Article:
I also like gold in terms of the euro, the pound, and the yen – more than I like it in terms of the US dollar, but even there I like gold long-term, at least until we get some fiscal sanity.

It’s the Deleveraging, Stupid!

The reason this recession is different is that it is a deleveraging recession. We borrowed too much (all over the developed world) and now are having to repair our balance sheets as the assets we bought have fallen in value (housing, bonds, securities, etc.). A new and very interesting (if somewhat long) study by the McKinsey Global Institute found that periods of overleveraging are often followed by 6-7 years of slow growth as the deleveraging process plays out. No quick fixes.

Let’s look at some of their main conclusions (and they have a solid ten-page executive summary, worth reading.) This analysis adds new details to the picture of how leverage grew around the world before the crisis and how the process of reducing it could unfold. MGI finds that:

Leverage levels are still very high in some sectors of several countries – and this is a global problem, not just a US one.

To assess the sustainability of leverage, one must take a granular view using multiple sector-specific metrics. The analysis has identified ten sectors within five economies that have a high likelihood of deleveraging.

Empirically, a long period of deleveraging nearly always follows a major financial crisis.

Deleveraging episodes are painful, lasting six to seven years on average and reducing the ratio of debt to GDP by 25 percent. GDP typically contracts during the first several years and then recovers.

If history is a guide, many years of debt reduction are expected in specific sectors of some of the world’s largest economies, and this process will exert a significant drag on GDP growth.

Coping with pockets of deleveraging is also a challenge for business executives. The process portends a prolonged period in which credit is less available and more costly, altering the viability of some of business models and changing the attractiveness of different types of investments. In historic episodes, private investment was often quite low for the duration of deleveraging. Today, the household sectors of several countries have a high likelihood of deleveraging. If this happens, consumption growth will likely be slower than the pre-crisis trend, and spending patterns will shift. Consumer-facing businesses have already seen a shift in spending toward value-oriented goods and away from luxury goods, and this new pattern may persist while households repair their balance sheets. Business leaders will need flexibility to respond to such shifts.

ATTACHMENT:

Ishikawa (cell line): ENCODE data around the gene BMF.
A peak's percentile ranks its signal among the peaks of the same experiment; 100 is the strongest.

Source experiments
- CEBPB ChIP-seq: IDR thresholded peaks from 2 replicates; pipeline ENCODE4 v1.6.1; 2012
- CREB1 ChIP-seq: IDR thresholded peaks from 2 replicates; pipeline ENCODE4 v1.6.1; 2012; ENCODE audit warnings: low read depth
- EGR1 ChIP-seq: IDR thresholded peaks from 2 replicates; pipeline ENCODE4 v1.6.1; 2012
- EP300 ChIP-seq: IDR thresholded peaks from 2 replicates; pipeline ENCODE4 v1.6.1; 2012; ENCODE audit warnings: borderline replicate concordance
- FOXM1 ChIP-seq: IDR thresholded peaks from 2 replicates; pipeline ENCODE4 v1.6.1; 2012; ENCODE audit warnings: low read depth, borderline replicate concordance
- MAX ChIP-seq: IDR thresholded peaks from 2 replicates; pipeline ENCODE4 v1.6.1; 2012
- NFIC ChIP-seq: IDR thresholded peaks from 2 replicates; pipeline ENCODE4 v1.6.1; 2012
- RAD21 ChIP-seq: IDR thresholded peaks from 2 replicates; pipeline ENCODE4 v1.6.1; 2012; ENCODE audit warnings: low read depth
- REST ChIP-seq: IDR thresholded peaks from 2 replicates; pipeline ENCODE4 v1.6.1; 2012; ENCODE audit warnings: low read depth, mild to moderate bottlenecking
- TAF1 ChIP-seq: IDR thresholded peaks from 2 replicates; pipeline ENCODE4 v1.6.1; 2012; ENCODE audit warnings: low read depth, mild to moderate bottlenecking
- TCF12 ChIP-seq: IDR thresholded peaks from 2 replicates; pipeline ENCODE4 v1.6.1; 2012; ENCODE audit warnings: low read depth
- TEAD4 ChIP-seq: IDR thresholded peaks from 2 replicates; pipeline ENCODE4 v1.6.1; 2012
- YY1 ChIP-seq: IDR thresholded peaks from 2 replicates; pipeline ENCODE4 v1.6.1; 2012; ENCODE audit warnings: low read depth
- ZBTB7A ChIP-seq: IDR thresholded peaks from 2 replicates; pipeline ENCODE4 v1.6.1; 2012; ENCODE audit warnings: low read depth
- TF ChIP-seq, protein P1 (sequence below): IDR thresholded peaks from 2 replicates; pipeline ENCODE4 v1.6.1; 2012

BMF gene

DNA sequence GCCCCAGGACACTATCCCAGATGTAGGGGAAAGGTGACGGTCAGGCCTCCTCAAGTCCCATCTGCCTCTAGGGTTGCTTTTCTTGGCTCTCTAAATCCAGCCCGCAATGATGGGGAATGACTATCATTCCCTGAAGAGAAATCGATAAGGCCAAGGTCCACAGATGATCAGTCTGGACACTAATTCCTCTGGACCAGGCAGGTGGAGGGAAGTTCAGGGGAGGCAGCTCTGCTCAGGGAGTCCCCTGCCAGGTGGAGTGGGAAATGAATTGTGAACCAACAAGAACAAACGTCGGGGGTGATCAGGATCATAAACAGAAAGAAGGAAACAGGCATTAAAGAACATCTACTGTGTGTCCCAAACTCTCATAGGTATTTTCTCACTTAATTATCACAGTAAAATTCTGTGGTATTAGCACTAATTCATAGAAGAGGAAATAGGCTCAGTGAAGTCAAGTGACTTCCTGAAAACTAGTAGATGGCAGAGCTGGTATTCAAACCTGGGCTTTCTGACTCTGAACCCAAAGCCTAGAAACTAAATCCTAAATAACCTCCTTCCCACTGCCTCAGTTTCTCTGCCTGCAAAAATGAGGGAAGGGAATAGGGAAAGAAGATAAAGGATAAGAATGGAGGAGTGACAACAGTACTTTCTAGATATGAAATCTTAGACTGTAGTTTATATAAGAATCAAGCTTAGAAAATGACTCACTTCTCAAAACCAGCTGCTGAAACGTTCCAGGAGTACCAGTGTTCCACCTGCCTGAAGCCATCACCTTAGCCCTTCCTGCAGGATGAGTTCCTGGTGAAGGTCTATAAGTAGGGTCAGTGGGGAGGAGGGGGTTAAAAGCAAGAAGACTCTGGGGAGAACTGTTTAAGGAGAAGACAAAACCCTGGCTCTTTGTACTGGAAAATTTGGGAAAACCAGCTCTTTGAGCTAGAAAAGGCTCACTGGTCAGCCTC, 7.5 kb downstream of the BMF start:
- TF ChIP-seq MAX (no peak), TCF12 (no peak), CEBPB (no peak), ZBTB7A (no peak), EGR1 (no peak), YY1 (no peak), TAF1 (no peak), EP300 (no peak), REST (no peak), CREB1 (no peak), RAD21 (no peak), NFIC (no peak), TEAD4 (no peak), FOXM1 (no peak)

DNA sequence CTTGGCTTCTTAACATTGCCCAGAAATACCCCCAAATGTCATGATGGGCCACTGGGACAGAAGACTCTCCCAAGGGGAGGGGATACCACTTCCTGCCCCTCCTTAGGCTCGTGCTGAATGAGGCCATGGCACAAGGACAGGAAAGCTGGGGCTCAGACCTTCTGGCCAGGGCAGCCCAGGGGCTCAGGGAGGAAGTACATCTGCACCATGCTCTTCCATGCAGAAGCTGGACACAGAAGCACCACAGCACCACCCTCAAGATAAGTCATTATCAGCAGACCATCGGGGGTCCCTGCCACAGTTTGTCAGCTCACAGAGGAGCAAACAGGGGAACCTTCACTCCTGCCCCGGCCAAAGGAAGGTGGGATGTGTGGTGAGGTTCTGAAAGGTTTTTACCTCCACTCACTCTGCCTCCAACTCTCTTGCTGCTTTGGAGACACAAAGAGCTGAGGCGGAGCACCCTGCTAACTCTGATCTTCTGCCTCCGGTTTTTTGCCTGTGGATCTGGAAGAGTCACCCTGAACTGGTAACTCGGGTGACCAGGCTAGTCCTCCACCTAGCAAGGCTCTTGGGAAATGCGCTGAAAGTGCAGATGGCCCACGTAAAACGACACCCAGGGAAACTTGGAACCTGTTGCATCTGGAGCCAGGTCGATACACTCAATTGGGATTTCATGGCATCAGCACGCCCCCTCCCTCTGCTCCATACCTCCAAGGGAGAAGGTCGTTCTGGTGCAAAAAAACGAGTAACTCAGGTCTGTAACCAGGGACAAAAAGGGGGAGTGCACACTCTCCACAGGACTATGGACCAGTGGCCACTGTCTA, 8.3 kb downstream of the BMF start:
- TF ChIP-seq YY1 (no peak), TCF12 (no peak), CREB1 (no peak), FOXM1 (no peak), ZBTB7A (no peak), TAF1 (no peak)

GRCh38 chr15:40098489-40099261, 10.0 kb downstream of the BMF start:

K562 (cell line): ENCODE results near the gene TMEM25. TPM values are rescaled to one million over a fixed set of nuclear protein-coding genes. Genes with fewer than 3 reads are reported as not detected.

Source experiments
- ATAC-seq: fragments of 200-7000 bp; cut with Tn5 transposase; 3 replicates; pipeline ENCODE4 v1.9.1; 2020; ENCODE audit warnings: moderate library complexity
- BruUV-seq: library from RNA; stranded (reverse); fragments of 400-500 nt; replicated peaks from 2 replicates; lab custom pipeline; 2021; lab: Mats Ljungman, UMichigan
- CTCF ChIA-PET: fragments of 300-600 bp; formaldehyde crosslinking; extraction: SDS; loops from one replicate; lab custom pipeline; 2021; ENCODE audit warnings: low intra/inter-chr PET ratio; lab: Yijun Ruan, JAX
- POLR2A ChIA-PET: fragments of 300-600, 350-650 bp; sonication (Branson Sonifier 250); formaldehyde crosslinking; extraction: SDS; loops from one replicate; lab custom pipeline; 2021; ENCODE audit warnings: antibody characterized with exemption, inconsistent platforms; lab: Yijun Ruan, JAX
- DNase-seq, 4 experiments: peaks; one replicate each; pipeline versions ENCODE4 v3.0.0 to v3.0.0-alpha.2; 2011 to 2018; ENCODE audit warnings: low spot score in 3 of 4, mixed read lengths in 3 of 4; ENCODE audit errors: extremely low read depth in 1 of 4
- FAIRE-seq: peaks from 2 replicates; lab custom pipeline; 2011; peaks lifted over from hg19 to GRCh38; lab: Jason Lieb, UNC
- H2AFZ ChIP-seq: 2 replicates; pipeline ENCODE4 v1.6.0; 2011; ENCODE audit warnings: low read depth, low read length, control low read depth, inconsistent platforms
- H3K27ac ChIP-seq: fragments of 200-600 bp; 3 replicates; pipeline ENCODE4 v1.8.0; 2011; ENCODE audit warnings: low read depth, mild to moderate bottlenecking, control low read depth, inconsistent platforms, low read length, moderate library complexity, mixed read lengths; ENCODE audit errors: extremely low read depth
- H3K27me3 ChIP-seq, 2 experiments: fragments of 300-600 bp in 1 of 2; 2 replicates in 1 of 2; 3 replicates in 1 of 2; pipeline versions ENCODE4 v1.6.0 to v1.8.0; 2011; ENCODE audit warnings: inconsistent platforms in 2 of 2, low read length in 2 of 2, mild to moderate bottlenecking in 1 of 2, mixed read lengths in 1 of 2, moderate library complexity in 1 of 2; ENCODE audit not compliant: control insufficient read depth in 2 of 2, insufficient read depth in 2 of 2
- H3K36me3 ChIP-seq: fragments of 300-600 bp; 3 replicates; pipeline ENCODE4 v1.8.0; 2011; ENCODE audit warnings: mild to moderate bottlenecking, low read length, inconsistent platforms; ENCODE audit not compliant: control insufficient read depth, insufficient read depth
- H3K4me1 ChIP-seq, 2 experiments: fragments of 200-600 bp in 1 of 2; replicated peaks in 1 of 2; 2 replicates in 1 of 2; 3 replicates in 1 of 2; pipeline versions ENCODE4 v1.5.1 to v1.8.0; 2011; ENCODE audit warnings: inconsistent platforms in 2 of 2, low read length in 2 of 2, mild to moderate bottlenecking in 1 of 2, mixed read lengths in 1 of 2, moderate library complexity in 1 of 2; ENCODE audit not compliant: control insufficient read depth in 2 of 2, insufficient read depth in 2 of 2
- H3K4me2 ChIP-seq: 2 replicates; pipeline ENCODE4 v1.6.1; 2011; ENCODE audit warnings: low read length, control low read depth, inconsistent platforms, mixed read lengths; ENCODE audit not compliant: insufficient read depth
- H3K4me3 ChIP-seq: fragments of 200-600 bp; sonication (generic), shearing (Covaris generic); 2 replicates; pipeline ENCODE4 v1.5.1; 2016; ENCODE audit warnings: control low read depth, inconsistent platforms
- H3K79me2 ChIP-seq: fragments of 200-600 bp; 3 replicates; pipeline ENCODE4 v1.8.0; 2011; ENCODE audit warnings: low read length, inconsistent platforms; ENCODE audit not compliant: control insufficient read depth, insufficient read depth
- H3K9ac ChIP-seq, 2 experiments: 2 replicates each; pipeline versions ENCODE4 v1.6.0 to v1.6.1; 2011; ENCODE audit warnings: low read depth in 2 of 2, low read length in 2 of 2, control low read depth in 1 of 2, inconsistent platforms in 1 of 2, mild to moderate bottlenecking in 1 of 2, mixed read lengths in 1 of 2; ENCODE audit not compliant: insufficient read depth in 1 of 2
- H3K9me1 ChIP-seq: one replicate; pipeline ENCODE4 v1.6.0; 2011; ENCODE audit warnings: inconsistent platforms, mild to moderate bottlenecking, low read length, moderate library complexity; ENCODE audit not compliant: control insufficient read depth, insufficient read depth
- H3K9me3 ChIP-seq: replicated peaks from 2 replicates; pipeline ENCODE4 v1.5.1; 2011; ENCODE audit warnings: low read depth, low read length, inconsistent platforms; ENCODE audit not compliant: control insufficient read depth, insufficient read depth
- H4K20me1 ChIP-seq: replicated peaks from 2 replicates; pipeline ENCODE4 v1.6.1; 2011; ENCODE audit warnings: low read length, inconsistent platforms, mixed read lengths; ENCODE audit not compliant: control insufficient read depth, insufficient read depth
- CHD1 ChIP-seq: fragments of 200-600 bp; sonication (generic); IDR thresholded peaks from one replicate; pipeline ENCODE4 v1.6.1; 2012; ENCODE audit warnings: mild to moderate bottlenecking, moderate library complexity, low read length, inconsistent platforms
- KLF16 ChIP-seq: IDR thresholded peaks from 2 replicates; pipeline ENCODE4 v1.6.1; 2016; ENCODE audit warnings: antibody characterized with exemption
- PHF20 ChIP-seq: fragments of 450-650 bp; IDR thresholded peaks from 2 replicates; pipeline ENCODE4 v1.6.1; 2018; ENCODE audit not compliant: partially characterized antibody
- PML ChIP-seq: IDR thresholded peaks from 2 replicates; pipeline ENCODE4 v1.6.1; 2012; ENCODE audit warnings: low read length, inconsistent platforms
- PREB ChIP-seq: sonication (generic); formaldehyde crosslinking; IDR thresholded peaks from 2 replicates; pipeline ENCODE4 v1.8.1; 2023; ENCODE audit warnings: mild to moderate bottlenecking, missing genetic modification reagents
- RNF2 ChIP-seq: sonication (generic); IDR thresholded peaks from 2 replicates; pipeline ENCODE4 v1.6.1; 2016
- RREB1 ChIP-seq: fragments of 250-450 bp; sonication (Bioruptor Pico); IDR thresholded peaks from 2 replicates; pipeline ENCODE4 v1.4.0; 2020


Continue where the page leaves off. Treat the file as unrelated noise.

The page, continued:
You can read the whole report at their web site. The ten-page summary is also there. http://www.mckinsey.com/mgi/publications/debt_and_deleveraging/index.asp

The Lex column in the Financial Times this week observes, concerning the report:

“It may be economically and politically sensible for governments to spend money on making life more palatable at the height of the crisis. But the longer countries go on before paying down their debt, the more painful and drawn-out the process is likely to be. Unless, of course, government bond investors revolt and expedite the whole shebang.”

And that is the crux of the matter. We have to raise $1 trillion-plus in the US from domestic sources. Great Britain has the GDP-equivalent task. So does much of Europe. Japan is simply off the radar. Japan, as I have noted, is a bug in search of a windshield.

Some time in the coming few years the bond markets of the world will be tested. Normally a deleveraging cycle would be deflationary and lower interest rates would be the outcome. But in the face of such large deficits, with no home-grown source to meet them? That worked for Japan for 20 years, as their domestic markets bought their debt. But that process is coming to an end.

James Carville once famously remarked that when he died he wanted to come back as the bond market, because that is where the real power is. And I think we will find out all too soon what the bond vigilantes have to say.

And so we have uncertainty all around us. What will our taxes look like in the US in just 12 months? Health care? Who will finance the bonds, without a credible plan to reduce the deficit? And any plan that has Nancy Pelosi as its guarantor is by definition not credible.

There is just so much that is uncertain, and all we can do is wait to see how it unfolds. My best guess is that we see a solid GDP number posted for the 4th quarter (which will get revised down over time), due mostly to stimulus and inventory rebuilding. By the middle of the year the stimulus will be far less. And while inventories are rebuilding and that is good for the GDP numbers, the sales-to-inventories number has not risen. And final demand is what drives inventory rebuilding.

The latter half of the year looks to be weaker, and then we hit what right now looks like the largest tax increase in history, much of it on the small businesses that are the drivers of job creation. The National Federation of Independent Businesses just released their latest survey. It was brutal. There is little optimism in it.

The Fed is going to stop the music in March. There will be a scramble for the chairs. This is a huge experiment with no precedent. The entire developed world is the test subject. Risk assets will be subject to uncertainty. And markets hate uncertainty.

Hopefully, we can Muddle Through this year before a relapse into recession in 2011 (because of the tax increase). I wish I could see it like Larry Kudlow, but I don’t. I would be very cautious about being long the stock market. It is now a trader’s market. I would not be buying long-duration bonds. It is still an absolute-return world.